There are also alternatives to the Disk Utility program built in to OS X. These can be used either if you are logged in in Single User mode (after holding Command-S at startup to drop you to a root terminal prompt instead of loading the OS X interface), or if you are logged in remotely through an SSH connection.
Two options for use in the Terminal are the "diskutil" command, and the "fsck" command. Both of these can be used to check the hard drive for errors, using the following syntax:
diskutil verifyDisk DRIVEID
diskutil verifyVolume VOLUME
In these commands, DRIVEID is the device ID of your boot disk, which usually is "disk0," but may be another value such as "disk1" or another number if you have multiple physical drives in your system. You can look this up by running the command "diskutil list" to show the available devices and their respective device IDs.
For the second command, VOLUME is some name that will target the boot partition itself, instead of the drive. There are three ways to do this. The first is to use the name of the boot volume, which should be surrounded by quotes if there are spaces in it (or you can properly escape the space characters with a backslash before them). The second is to use the slice ID for the volume, which looks like the device ID, but with an "s1" or "s2" appended. Since OS X systems generally have an EFI boot partition, this usually offsets the boot drive's slice number to be disk0s2. The third option is to simply target the root of the boot filesystem using a single forward-slash character. The following are examples of all three of these options:
diskutil verifyVolume "Macintosh HD"
diskutil verifyVolume Macintosh\ HD
diskutil verifyVolume disk0s2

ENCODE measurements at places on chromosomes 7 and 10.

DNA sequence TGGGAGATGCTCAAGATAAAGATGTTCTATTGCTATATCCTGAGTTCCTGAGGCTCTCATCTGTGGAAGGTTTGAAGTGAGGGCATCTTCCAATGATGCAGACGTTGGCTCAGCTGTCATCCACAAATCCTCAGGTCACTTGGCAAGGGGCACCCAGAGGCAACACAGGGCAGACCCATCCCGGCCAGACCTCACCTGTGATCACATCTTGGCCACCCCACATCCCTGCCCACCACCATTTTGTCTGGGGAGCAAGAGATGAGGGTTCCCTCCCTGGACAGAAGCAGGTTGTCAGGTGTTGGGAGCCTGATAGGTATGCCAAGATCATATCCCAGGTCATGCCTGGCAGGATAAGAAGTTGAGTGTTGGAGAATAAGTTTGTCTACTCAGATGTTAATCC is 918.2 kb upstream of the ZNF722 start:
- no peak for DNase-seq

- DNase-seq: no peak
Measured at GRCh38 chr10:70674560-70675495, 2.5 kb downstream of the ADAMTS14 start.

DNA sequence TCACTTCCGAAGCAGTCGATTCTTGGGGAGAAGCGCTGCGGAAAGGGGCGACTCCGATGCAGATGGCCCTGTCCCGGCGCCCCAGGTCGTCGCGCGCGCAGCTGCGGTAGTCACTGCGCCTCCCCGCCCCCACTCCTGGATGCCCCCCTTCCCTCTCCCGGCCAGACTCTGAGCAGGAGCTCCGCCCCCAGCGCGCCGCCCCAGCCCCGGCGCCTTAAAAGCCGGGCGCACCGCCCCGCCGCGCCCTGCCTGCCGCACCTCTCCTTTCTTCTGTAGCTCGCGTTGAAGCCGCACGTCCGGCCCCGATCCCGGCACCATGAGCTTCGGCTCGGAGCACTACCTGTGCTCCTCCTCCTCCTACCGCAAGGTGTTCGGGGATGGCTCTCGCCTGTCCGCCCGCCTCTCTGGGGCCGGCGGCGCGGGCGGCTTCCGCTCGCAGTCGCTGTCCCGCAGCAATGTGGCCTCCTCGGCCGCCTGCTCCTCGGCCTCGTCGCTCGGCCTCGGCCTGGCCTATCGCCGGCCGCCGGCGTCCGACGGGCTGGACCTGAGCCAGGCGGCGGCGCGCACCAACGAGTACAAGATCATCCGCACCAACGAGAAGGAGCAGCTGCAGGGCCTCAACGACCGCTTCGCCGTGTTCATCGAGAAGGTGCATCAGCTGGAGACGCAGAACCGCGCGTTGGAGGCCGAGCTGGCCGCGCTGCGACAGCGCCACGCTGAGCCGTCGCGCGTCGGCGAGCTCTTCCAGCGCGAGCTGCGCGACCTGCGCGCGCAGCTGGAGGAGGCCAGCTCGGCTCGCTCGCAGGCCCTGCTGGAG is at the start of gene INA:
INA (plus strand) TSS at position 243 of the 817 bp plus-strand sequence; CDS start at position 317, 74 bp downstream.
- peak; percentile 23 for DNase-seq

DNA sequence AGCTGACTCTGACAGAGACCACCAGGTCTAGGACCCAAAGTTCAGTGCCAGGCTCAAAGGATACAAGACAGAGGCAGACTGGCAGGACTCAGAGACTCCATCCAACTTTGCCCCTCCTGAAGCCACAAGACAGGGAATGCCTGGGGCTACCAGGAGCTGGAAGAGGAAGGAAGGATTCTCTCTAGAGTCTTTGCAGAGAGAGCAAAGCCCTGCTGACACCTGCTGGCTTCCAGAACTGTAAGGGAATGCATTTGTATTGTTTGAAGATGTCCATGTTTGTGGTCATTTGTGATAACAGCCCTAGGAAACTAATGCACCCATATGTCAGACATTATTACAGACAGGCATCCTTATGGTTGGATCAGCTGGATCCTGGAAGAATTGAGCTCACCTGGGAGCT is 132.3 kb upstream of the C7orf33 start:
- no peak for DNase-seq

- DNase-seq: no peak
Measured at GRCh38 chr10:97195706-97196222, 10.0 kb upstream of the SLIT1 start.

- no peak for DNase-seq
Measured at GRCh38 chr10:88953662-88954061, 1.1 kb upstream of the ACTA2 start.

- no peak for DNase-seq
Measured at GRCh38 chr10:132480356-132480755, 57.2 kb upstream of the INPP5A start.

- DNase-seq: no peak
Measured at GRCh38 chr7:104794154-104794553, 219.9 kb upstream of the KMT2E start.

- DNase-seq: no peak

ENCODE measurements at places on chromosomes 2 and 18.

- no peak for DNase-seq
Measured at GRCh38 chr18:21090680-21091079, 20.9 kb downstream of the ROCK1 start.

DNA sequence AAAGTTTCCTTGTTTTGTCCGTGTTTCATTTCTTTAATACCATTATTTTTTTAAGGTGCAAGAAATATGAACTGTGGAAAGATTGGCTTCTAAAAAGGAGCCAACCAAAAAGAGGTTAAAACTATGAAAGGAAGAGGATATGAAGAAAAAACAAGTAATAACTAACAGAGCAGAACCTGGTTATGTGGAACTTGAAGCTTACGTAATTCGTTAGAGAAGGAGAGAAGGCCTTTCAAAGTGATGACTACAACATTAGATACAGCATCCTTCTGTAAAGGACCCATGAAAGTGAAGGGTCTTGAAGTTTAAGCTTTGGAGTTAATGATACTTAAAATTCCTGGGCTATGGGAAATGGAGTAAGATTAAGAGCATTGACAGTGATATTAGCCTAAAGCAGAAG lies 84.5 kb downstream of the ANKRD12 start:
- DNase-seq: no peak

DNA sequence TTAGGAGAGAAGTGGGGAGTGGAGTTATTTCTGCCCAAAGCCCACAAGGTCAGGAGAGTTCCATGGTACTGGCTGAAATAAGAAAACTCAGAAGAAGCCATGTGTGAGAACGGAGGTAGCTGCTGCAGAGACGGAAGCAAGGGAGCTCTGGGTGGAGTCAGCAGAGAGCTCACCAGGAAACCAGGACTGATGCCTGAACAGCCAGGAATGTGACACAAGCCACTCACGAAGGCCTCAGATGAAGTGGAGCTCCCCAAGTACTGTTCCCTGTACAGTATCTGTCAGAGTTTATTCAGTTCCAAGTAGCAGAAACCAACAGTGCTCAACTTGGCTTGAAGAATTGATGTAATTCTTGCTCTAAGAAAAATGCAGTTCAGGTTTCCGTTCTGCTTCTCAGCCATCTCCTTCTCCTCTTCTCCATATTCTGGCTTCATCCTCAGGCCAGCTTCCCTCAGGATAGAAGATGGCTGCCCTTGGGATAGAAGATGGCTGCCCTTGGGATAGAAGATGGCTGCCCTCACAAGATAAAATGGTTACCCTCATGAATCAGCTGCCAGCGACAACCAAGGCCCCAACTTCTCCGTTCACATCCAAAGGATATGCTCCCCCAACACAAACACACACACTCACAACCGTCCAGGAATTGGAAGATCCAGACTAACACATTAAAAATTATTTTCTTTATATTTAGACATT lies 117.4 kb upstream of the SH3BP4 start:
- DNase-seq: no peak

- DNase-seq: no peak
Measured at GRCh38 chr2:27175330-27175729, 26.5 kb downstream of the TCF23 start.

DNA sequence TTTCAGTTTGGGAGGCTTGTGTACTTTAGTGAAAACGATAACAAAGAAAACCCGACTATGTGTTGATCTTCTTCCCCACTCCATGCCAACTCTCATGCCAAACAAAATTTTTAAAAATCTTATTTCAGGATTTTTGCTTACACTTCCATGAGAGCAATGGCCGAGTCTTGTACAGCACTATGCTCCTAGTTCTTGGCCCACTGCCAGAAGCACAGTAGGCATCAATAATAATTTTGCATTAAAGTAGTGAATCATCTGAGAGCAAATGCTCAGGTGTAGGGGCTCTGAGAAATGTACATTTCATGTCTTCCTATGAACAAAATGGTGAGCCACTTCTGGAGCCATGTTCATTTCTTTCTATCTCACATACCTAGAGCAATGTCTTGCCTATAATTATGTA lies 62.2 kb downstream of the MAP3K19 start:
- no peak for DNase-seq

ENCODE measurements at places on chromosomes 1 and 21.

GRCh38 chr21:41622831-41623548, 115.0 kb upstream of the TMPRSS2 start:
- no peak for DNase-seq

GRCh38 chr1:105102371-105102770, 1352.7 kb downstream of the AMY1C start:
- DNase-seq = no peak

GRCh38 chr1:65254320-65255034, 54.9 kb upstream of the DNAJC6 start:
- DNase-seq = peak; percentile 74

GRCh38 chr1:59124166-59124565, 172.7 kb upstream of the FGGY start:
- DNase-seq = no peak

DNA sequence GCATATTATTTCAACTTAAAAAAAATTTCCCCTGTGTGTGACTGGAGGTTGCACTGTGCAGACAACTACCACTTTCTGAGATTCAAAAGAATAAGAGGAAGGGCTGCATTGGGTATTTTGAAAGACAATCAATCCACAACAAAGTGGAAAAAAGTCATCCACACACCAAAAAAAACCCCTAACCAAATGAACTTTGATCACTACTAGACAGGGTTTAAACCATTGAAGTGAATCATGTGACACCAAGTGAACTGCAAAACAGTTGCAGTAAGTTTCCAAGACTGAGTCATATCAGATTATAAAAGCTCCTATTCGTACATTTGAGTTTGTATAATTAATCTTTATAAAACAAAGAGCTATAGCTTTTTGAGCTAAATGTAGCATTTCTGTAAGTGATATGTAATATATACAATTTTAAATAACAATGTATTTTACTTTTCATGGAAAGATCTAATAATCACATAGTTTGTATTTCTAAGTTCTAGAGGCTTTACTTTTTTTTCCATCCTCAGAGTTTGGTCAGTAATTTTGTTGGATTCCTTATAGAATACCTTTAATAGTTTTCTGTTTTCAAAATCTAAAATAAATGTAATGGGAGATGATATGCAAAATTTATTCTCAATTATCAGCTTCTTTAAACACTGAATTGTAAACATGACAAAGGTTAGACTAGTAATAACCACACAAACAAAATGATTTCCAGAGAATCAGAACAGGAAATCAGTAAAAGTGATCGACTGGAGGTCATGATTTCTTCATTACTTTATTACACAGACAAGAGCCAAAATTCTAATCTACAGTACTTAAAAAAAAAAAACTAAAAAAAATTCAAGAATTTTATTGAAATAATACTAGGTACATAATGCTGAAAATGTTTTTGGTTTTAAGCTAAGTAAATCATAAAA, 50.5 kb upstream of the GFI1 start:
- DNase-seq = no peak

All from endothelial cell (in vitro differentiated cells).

diskutil verifyVolume /
When you run these commands, the system will check the boot drive and output status similarly to what is seen in the Disk Utility log window.
The final option is to use the "fsck" routine, which is similar to the diskutil command and runs the same checking routines, but is a little barer. Apple recommends using diskutil whenever possible, but sometimes diskutil may show an error it cannot overcome, in which case fsck may be successful.
To use fsck, simply run the following command at the OS X Terminal prompt, changing the volume slice ID to be that of your boot drive:
sudo fsck_hfs -f /dev/disk0s2
As with diskutil, this will result in an output that checks the various formatting database files and shows any potential problems.
If problems do exist, then you can fix them by booting the system to the OS X installation or recovery volume and then using Disk Utility there to repair them, or running the diskutil commands listed above again but using "repairVolume" instead of the "verifyVolume" command. To use the fsck command, you can run it with the following flags to perform the repair:
sudo fsck_hfs -fy /dev/disk0s2
Keep in mind that when booted to the OS X installation or recovery drive, the "disk0" ID will likely now represent the recovery drive instead of the system's main boot drive. Therefore, be sure to run "disktuil list" again before running the command to find out the proper ID to use.